The 10-Step Guide To Wowing Your Partner's Family Over The Holidays
Meeting your partner's parents for the first time is a cause for celebration.
Congratulations: You've found someone who cares about you enough to accept you into his or her world, and introduce you to loved ones.
Despite this undeniably good news, you probably have a pit of dread in your stomach, accompanied with traumatic replays of Greg Focker-like disaster scenarios in your head.
Thankfully, the likelihood of you unwittingly sparking a string of never ending calamities is slim to none.
You're already primed to make a great first impression, you just have to follow a few basic steps to seal the deal:
1. Bring a gift.
It's always polite to bring a gift for the hostess, and this holds doubly true during the holidays.
If your partner's family is small, i.e. just the parents and sister, then a gift for everyone might be appropriate.
If the family is four or larger, resist the urge to play Santa Claus for a group of people you don't know.
Bring a gift that can be enjoyed by the whole family instead, like a nice bottle of wine.
2. Dress the part.
For girls, this means cover up.
Granted, women should be able to wear what they want without being judged for it, but at family events, it's best to keep it classy.
Think Jackie, not Marilyn.
For guys, make an effort.
A nice button down shirt and dress shoes go a long way toward making a good first impression.
3. Compliment people's children.
Parents -- especially mothers -- love to hear what a great job they did on raising their son or daughter.
They will be grateful for any recognition of their efforts in making the masterpiece you are now dating.
Bonus points if you can subtly mention in passing how much their son or daughter adores and appreciates them.
4. Relax on the PDA.
You might see that mistletoe and be tempted to lay one on your partner, but there is a time and place for everything.
This is the time for a demure peck, not a make-out session.
Similarly, a guy may be tempted to place his hand on his partner's leg while seated.
Anything above the knee is asking for trouble and will be noticed.
It's best to give your family something else to talk about.
5. Offer to help out.
Depending on the family and their traditions, you may be immediately put to work or you may be summarily dismissed, but it never hurts to offer your help in the kitchen before or after the holiday meal.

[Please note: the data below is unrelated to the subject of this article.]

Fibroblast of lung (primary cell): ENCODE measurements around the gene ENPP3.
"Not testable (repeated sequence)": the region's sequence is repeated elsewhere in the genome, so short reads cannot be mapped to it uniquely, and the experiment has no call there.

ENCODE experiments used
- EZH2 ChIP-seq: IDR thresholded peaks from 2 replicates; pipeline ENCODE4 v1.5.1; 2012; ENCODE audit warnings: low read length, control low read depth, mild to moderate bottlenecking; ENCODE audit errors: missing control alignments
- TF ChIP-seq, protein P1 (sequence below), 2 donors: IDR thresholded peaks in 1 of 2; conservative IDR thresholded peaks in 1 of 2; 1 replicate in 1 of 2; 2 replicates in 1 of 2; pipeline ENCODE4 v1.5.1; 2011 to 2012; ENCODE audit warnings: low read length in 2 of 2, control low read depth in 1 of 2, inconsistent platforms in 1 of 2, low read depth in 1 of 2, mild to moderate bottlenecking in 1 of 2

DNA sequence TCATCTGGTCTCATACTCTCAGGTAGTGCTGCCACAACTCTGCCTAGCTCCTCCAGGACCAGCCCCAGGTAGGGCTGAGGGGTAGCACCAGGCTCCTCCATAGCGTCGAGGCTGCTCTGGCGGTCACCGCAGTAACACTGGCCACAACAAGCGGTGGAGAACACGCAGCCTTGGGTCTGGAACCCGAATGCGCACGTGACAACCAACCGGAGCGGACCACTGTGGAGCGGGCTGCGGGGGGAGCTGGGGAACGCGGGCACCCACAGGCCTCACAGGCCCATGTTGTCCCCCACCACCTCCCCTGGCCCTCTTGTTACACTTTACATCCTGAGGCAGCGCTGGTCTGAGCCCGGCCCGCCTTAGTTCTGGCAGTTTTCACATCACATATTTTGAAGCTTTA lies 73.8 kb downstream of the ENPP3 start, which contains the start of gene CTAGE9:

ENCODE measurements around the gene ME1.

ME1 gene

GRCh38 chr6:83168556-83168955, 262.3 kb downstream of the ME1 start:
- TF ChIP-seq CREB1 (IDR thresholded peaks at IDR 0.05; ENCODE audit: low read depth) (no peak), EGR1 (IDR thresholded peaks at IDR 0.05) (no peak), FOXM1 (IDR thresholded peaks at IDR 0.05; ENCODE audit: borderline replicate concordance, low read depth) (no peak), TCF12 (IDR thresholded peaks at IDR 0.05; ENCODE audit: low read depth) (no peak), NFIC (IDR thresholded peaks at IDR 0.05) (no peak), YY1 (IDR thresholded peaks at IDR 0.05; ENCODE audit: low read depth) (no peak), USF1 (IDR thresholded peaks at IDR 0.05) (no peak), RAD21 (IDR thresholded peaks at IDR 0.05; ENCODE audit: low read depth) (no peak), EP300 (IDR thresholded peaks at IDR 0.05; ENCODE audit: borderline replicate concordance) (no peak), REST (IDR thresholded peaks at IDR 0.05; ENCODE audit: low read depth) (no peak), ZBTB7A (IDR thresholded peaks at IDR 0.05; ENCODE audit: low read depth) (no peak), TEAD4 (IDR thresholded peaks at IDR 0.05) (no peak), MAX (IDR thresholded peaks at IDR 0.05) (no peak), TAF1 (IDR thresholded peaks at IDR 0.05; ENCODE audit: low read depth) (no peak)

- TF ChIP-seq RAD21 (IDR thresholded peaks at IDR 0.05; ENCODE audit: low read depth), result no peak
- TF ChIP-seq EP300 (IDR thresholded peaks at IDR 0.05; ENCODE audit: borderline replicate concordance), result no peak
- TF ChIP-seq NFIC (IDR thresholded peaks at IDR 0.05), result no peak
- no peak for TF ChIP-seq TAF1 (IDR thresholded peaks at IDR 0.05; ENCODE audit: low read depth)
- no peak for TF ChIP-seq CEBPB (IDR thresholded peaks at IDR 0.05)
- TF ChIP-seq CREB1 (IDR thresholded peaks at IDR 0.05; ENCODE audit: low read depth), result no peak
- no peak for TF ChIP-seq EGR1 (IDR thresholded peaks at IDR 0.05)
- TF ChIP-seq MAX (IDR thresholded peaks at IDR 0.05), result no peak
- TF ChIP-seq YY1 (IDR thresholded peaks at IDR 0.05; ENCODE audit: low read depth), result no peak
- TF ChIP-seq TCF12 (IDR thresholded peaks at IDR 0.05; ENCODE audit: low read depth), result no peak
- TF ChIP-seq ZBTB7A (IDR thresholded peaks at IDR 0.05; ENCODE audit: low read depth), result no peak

Even if your host insists otherwise, be sure to tidy up your own space after you're done eating.
It shows you have proper etiquette.
6. Get the inside scoop.
Your partner wants you to make a good impression as well, and a little teamwork can accomplish that.
Get the inside scoop before you go on the likes and dislikes of important family members, so you can be sure to bring up horseback riding to the equine enthusiast, and steer away from raving about how juicy the ham is to the family vegetarian.
7. Be on time.
This is not an occasion for which you want to be fashionably late.
Punctuality shows you're respectful and responsible, two traits all parents look for in their child's partner.
Also, it's awkward if you show up late and everyone turns at once to stare at you.
Being early allows you to stagger introductions and do things at your own pace.
8. Stay away from contentious topics of conversation.
Save your thoughts on Obama, Trump or Hillary for your Twitter account.
Any talk about money, or a lack thereof, is also inappropriate.
Generally, if you think what you're about to say is a sentence that could end with "just kidding," avoid saying it in the first place.
9. Be open-minded.
Every family has their own way of doing things, especially during the holidays.
While it may feel weird to open presents on Christmas Eve instead of Christmas morning, or eat matzo balls instead of yams, embrace the differences.
Try everything you're offered, and take in the full experience with an open mind and heart.
10. Don't overstay your welcome.
Less is more when it comes to first impressions.
The less time you're there, the more likely you are to make it through the entire endeavor without putting your foot in your mouth.
Stay long enough to partake in all the scheduled activities, but call it a night early enough so everyone has time to rave about how amazing you were once you leave.
Remember, you're not alone in this. If you have a good partner, he or she will do everything possible to make you feel at ease and accepted into the family.